Celebrity chef ‘Paleo’ Pete Evans’ alkaline water brand has been found in breach of advertising standards over “untruthful and misleading” promotional claims that it can deactivate pepsin and ‘detox’ the pancreas.
The Ad Standards Community Panel upheld a complaint against his ‘Alka Power’ alkaline water product that is sold through retail supermarkets such as Woolworths. Evans receives royalties from sales of the $3.50 bottled water branded with his name, which has a pH of 9. It is promoted via internet advertising with health claims including that it “neutralises the acid base of the body, deactivates pepsin, detoxes the pancreas, increases bone density and changes blood viscosity.”
However the Ad Standards Panel sought independent expert advice, which found there was no evidence to support any beneficial effect of alkaline water on pepsin.
The expert adviser noted that pepsinogen is transformed into its active form, pepsin, when it comes into contact with the strong acidic environment of the stomach. The expert told the Panel there were a number of isomers of pepsin, and each had different levels of stability when exposed to alkaline environments. While some isomers of pepsin were completely inhibited when exposed to high pH (i.e. pH 7.1-7.3), pepsin-5 was alkalisable, and retained 100% of its activity.
“It is therefore unlikely that all isomers of pepsin would be completely deactivated through the consumption of alkaline water, as this would be unlikely to increase stomach pH to 7.1-7.3, and in any case, even if this were to occur pepsin-5 would remain active. Thus, the statement on the website that Alka Power alkaline water will deactivate pepsin is unlikely to be correct.”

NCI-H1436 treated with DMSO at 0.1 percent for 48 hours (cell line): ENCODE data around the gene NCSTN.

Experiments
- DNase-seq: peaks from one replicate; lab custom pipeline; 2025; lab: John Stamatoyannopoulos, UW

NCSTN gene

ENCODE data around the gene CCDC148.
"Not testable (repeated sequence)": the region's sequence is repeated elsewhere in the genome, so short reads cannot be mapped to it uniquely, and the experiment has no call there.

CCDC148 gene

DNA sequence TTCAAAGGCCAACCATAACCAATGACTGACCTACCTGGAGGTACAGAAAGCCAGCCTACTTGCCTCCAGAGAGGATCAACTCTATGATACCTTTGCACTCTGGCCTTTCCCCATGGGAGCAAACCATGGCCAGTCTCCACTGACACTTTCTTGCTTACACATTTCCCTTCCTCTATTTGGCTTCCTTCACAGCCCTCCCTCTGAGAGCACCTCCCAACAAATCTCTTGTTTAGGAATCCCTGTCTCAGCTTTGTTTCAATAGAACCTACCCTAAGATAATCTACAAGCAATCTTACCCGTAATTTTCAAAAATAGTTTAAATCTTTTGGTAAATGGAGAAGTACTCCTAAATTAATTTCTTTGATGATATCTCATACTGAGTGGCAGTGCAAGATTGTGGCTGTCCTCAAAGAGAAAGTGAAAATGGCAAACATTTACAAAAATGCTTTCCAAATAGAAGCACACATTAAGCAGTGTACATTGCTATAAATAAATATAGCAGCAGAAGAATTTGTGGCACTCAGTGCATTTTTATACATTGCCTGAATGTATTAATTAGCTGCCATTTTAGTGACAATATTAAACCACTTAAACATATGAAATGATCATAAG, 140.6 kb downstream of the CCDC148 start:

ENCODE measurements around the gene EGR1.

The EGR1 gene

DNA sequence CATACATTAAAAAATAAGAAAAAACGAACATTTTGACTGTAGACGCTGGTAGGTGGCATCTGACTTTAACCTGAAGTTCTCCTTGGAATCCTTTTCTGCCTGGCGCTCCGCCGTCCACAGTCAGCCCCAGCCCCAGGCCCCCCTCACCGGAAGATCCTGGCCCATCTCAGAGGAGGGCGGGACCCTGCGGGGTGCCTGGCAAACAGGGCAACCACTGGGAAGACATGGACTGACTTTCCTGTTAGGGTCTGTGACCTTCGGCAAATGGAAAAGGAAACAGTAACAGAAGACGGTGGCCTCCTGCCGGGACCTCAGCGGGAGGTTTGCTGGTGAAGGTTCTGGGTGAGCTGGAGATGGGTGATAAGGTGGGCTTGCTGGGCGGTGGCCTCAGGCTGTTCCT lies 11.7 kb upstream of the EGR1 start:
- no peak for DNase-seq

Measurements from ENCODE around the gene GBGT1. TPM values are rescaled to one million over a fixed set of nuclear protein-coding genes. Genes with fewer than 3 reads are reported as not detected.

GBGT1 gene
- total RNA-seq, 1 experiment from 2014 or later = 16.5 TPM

The Panel ruled that the claim for alkaline water was unsubstantiated, and therefore potentially misleading and it was removed.
Likewise the claim for pancreas detox was dismissed as lacking in credibility since there was no scientific evidence for protective actions of alkaline water against undefined toxins in the pancreas.
While an animal study had shown that alkaline water preserved pancreatic beta-cell mass in diabetic mice in diabetic mice, this could not be interpreted as having a detoxifying effect in healthy humans, the expert advisor said.
“The Panel considered that most members of the community would consider this statement to be generic puffery and not making a medical claim as to the effectiveness of the product and therefore is unlikely to be misleading.
The claims were therefore removed.